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J Comput Neurosci. 1995 Jun;2(2):149-62.

Temporal encoding in nervous systems: a rigorous definition.

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Department of Molecular and Cell Biology, University of California, Berkeley 94720, USA.


We propose a rigorous definition for the term temporal encoding as it is applied to schemes for the representation of information within patterns of neuronal action potentials, and distinguish temporal encoding schemes from those based on window-averaged mean rate encoding. The definition relies on the identification of an encoding time window, defined as the duration of a neuron's spike train assumed to correspond to a single symbol in the neural code. The duration of the encoding time window is dictated by the time scale of the information being encoded. We distinguish between the concepts of the encoding time window and the integration time window, the latter of which is defined as the duration of a stimulus signal that affects the response of the neuron. We note that the duration of the encoding and integration windows might be significantly different. We also present objective, experimentally assessable criteria for identifying neurons and neuronal ensembles that utilize temporal encoding to any significant extent. The definitions and criteria are made rigorous within the contexts of several commonly used analytical approaches, including the stimulus reconstruction analysis technique. Several examples are presented to illustrate the distinctions between and relative capabilities of rate encoding and temporal encoding schemes. We also distinguish our usage of temporal encoding from the term temporal coding, which is commonly used in reference to the representation of information about the timing of events by rate encoding schemes.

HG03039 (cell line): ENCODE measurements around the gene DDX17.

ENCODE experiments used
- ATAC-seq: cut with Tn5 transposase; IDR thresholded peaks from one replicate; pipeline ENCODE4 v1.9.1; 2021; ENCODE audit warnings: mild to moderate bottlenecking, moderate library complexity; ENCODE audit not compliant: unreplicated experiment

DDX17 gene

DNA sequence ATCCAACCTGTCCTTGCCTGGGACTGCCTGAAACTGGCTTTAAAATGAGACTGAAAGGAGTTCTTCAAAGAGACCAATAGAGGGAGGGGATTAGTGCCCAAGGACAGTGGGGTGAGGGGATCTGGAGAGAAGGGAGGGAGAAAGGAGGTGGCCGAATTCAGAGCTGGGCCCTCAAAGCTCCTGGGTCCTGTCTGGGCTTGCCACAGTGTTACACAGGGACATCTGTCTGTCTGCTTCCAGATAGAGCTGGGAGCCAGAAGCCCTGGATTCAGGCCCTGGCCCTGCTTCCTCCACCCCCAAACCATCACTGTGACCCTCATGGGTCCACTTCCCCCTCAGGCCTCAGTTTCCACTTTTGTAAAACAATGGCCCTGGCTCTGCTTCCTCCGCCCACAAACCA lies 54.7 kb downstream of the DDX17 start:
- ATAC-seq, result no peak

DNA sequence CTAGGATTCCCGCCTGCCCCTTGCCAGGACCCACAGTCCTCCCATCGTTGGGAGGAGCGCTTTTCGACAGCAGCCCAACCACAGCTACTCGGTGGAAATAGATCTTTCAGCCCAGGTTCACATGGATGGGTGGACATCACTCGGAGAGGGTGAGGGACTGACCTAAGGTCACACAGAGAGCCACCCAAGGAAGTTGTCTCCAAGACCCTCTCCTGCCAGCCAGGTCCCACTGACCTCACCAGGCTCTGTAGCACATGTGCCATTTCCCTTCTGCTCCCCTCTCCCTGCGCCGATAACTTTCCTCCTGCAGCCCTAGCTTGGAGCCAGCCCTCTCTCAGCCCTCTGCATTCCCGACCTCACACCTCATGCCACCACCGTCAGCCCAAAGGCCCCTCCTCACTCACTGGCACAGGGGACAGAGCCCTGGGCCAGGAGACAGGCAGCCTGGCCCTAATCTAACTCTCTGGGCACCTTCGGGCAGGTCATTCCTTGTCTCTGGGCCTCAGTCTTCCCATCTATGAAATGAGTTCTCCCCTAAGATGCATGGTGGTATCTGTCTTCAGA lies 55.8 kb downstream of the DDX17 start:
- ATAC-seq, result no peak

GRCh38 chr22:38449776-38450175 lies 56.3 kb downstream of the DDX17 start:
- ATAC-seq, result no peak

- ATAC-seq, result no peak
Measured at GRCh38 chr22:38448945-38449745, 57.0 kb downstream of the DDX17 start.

[Indexed for MEDLINE]

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